For some riders, serious cycling training starts on January 1st. For others, it begins on December 1st or earlier. I believe riders with ambitions of riding at the top level (not necessarily pro level) should start their winter training in November. Still, I also know that some riders prefer not to put too much pressure on their shoulders too early.
What is the right time to begin structured winter training?
There are moments when you feel extraordinary comfortable and confident. In these moments, you are capable of doing everything. And entering a new training program seems like a piece of cake.
I suggest November 1st as a deadline for structured winter training for most riders with ambitions for elite-level riding.
If you begin later than primo November, it’s still possible to reach outstanding performance.
There is no magic about November 1st – in my opinion, there is a little more magic about November 8th because it’s my birthday.
However, my point is that it takes time to build performance, so your ambitions for early spring races should reflect what time your serious winter training begins.
Some winters, it seems easier to begin structured training. Some winters, your motivation is low, and spring and summer riding are out of sight. So what can you do to get your winter training started in time, so you perform well in the spring races?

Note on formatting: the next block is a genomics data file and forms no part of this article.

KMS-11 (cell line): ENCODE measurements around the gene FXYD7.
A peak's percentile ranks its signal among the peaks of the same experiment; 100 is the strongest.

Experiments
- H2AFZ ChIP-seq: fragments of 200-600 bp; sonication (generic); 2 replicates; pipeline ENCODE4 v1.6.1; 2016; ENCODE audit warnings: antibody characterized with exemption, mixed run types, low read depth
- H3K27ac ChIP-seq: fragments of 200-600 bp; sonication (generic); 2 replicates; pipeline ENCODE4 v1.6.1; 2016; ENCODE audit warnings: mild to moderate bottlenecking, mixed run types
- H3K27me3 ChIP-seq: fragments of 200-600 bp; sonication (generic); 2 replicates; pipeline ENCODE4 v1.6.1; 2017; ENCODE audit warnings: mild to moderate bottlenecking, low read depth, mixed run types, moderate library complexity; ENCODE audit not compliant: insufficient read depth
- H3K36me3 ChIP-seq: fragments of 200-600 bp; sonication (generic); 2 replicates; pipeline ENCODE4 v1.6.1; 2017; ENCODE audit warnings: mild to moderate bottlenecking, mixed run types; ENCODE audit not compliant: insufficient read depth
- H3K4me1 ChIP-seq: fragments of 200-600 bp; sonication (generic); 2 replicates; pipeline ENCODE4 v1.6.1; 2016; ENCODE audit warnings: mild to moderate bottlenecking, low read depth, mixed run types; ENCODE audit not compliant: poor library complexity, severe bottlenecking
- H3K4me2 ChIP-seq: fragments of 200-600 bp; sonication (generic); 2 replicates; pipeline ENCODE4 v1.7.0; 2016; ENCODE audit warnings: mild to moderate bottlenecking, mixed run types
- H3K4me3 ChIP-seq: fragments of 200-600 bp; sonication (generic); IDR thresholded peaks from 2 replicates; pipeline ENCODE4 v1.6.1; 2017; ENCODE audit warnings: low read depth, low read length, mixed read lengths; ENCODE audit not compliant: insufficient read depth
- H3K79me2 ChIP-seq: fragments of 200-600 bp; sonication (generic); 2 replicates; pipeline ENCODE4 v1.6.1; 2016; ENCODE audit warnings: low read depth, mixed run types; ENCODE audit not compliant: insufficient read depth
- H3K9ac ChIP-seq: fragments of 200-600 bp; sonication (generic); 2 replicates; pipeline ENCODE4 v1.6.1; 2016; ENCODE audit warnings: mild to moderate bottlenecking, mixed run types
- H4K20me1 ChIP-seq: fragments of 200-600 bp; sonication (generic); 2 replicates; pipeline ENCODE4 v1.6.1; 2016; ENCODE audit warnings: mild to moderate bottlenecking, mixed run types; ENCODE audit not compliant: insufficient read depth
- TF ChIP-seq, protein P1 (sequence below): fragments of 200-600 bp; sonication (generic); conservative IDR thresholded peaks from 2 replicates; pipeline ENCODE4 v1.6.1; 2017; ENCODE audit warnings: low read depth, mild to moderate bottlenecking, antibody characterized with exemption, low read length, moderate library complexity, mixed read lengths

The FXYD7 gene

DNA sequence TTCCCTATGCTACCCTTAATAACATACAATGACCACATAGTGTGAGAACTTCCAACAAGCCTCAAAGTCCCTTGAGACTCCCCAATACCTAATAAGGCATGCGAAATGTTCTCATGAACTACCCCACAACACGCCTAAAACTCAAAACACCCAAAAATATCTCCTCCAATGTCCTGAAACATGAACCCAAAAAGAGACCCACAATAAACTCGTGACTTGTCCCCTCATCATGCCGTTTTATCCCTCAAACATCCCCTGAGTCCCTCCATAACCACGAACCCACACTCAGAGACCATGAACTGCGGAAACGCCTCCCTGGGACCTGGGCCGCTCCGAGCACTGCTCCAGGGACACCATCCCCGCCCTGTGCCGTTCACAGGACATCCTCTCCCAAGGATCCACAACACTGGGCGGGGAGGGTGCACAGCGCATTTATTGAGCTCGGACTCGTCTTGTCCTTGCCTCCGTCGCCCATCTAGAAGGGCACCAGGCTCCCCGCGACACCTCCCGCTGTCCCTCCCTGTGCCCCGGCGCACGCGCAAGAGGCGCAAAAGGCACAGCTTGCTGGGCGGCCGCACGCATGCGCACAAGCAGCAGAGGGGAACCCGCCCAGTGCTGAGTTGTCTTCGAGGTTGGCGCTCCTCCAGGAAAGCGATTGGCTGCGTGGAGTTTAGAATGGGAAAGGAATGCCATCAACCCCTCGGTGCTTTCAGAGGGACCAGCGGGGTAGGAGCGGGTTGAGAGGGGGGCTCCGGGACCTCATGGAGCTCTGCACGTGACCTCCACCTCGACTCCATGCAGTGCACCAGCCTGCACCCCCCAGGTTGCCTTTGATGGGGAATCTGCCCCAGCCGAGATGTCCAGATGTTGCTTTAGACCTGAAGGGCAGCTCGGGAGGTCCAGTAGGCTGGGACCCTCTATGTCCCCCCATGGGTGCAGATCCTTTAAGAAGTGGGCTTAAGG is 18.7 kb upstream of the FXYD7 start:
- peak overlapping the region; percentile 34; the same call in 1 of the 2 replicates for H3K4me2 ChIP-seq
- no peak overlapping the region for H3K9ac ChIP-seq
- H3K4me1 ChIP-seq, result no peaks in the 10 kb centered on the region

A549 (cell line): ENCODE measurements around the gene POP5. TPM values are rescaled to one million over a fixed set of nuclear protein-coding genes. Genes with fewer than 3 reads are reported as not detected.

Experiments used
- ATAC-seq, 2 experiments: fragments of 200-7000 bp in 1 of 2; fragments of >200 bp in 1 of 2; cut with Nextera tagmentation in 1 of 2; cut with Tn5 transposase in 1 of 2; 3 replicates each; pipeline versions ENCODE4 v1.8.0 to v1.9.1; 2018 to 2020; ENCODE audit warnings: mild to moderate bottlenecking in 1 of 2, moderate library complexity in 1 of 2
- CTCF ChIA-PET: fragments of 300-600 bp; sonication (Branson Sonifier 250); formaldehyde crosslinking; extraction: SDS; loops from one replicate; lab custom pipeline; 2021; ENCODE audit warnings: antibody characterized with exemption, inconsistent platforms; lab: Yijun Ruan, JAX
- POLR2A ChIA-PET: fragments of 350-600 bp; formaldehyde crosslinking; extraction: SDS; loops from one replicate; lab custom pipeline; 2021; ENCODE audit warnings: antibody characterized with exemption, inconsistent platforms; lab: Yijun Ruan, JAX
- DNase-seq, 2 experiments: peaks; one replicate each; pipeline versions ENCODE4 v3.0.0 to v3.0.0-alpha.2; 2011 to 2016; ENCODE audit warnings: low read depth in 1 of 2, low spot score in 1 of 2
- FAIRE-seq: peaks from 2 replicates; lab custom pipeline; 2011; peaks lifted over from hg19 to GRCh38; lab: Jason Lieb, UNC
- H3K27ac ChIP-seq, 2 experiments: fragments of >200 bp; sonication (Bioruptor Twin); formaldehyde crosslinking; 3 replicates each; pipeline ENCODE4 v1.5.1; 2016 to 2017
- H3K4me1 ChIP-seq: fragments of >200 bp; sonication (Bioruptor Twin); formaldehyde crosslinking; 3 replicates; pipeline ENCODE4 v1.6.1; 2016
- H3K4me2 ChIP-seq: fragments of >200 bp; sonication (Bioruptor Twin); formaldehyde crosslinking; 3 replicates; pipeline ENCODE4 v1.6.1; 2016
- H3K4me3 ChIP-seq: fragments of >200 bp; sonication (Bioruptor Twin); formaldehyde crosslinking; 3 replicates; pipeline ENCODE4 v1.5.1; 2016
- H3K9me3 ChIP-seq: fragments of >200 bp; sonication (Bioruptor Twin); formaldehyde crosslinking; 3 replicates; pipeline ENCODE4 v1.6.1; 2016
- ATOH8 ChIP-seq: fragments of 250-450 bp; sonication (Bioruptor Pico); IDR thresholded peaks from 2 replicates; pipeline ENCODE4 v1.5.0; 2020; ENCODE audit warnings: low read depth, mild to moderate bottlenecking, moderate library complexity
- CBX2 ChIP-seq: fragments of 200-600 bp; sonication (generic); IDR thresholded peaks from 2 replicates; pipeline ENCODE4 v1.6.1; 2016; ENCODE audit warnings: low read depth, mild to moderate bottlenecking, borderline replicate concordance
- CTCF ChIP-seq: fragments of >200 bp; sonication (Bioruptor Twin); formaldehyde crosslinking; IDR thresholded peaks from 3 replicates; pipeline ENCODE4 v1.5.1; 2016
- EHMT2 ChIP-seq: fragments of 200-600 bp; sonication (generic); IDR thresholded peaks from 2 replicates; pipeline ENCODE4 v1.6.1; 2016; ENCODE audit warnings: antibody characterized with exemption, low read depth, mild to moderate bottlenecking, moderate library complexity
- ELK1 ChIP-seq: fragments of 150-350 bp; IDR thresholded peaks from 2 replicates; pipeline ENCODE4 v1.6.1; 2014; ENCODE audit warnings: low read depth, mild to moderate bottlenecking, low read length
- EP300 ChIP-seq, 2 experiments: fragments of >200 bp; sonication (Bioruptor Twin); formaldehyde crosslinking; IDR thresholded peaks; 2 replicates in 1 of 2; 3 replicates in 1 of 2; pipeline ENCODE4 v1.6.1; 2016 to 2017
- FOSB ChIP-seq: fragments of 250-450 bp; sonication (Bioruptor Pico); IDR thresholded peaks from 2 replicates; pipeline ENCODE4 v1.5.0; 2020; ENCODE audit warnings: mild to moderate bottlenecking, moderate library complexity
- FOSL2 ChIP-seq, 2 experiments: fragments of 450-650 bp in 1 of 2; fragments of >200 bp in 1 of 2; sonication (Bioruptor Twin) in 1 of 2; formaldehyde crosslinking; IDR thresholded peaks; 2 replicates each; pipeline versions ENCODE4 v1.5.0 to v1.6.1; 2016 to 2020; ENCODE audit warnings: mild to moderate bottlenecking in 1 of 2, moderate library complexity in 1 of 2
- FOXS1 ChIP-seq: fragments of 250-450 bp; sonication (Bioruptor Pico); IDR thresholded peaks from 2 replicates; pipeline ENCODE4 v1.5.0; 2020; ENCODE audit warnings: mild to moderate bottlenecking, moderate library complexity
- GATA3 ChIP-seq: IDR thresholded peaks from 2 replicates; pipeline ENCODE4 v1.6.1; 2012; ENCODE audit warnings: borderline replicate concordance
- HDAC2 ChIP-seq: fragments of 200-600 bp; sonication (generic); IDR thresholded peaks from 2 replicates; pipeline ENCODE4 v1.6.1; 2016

How to stay motivated throughout winter
Set a goal. Nothing is more motivating than having a plan with your training. The mere act of setting a goal will make you perform better. If you were Alberto Contador, you would probably use memories from previous successful editions of Tour de France to motivate you.
(Yeah, it would be easy to stay motivated if you just knew you were supposed to ride on the big scene in Tour de France 2015. )
Most of us understand the motivation for Contador to train throughout the winter. Unfortunately, though, most riders don’t have big goals like that. But that should not be a problem.
As long as it keeps you motivated and entertained, there is nothing wrong with training towards an amateur race, weight loss, or whatsoever.
So the essential advice is to find a goal that motivates YOU. And make it as specific as possible. For example, ‘Lose 4kg fat mass’ is better than ‘lose some weight.’ Making a strong ‘Finish sub-8hours in La Marmotte’ is a better goal than ‘Ride in the Alps next summer’.
So if you have already booked a vacation to participate in La Marmotte, this could be a perfect season goal for you (and your bonus for hard winter training). And don’t forget to make it as specific as possible. Also, your goal must be achievable and, of course, something that motivates you.
When the challenging periods arrive, your overall goal should help you stay motivated and maintain focus. Also, if you are proactive and take responsibility for your training and progress, weather events shouldn’t surprise you. It’s a part of the game, and most of your competitors experience the same conditions.
The year 2015 could be your best cycling season ever. But, it’s not too late, and if you try your best to optimize training, nutrition, and recovery, there is a good chance you’ll be flying in the new season.